Gallo says: "The equity capital markets are open to large banks that can solve a large proportion of their capital problems by raising equity and might need to raise just €29 billion. The good news is that the large banks are making more earnings in core Europe as non-performing loans are reducing." RBS points to Crédit Agricole as needing to raise €17 billion and Société Générale €6 billion, although this was before Société Générale had added 27 basis points to its Basle III tier 1 capital ratio through a €1.25 billion perpetual subordinated hybrid – a so-called additional tier 1 bond, sold at the end of August, that attracted over €4 billion of demand.

Underperformance

But will the equity capital markets be as accommodating to bank issuers as analysts hope? Abouhossein points out that although the share price reaction to Deutsche’s surprise accelerated bookbuild capital increase back in April was positive, subsequent market focus on leverage, US legal entity subsidarization and new litigation, among other issues, led to material underperformance in the stock, which was one of the poorest performers among large European bank shares and valued Deutsche at a discount of 0.7 times book value compared with 0.9 times for many of its peers at the start of September.

And let’s not forget that one of the reasons that banks must return to the equity capital markets now is that regulators’ growing suspicions that some lenders might have painted a rosier picture than others using internal ratings models to calculate their risk-weighted assets has led them to introduce cruder leverage ratios.

Another response of regulators, proposed by the Financial Stability Board under Bank of England governor Mark Carney, was new enhanced disclosure standards first promulgated last year by investors and analysts in consultation with the banks to help them gain clearer insights to compare banks’ credit and other risks. Last month the Bank for International Settlements released a progress report on implementation. This revealed big gaps between how well banks marked themselves on implementing these new standards and the grade investors and analysts thought they merited. "I’d given the banks a C rather than the self-awarded A*," one investor tells Euromoney. "We’ve much work to do, not least in helping the banks to see what we are looking for."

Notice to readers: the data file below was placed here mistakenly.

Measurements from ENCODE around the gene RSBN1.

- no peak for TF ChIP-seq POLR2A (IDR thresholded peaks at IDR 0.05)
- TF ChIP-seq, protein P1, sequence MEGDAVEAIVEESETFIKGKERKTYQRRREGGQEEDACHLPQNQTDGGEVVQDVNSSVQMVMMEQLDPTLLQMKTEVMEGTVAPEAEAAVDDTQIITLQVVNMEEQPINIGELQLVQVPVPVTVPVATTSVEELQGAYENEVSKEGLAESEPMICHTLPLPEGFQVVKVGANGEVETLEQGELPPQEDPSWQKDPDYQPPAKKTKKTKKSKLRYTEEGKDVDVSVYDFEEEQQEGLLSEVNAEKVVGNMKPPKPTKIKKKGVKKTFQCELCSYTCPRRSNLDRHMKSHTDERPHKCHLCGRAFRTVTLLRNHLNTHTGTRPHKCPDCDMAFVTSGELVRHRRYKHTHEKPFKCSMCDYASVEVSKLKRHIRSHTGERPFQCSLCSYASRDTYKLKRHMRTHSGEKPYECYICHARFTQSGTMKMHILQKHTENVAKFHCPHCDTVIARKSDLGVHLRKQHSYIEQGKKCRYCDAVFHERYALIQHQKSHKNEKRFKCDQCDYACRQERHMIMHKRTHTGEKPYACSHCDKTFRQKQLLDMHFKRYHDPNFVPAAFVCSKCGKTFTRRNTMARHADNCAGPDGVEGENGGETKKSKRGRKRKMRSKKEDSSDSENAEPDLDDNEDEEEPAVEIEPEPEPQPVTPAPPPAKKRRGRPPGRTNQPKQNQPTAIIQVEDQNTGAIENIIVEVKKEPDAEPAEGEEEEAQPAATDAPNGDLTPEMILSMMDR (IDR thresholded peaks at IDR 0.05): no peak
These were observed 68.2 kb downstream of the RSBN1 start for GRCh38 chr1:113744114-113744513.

And even if the big banks do manage to convince investors to supply more capital, the less healthy 60% of the eurozone banking system, comprising small and mid-size banks, have less access and must yet cut roughly €2.6 billion in assets, according to Gallo. He says: "The weakest points in the system are the mid-size banks in Spain and Italy that remain vulnerable both to rising non-performing loans and government-bond yields."

Other sources

Could banks look to other sources of capital? Research by Patrick Beitel, Pedro Carvalho and João Castello Branco, partners at McKinsey, suggests that across all of Europe, including emerging Europe, Scandinavia, the UK as well as the core and periphery eurozone, banks are considering the sale of up to 725 separate business units. "Given the scarcity of capital in the market, banks are being forced to divest assets in order to raise capital – and such sales may be practically necessary before investors will again open their wallets," say the McKinsey partners, who suggest that after a long period of stagnation European bank restructuring through M&A activity is about to revive, with non-European acquirers to the fore.

They point out that more than 16 of the top-20 global banks are non-European; most of them are better capitalized and trading at higher multiples than their European counterparts – for which the capital needed to shore up the sector is likely out of reach. "That puts non-European banks in a strong position to snap up some assets that are still priced at book value as well as others, such as those in retail banking, that are trading at very low valuations and could offer potentially outsize returns."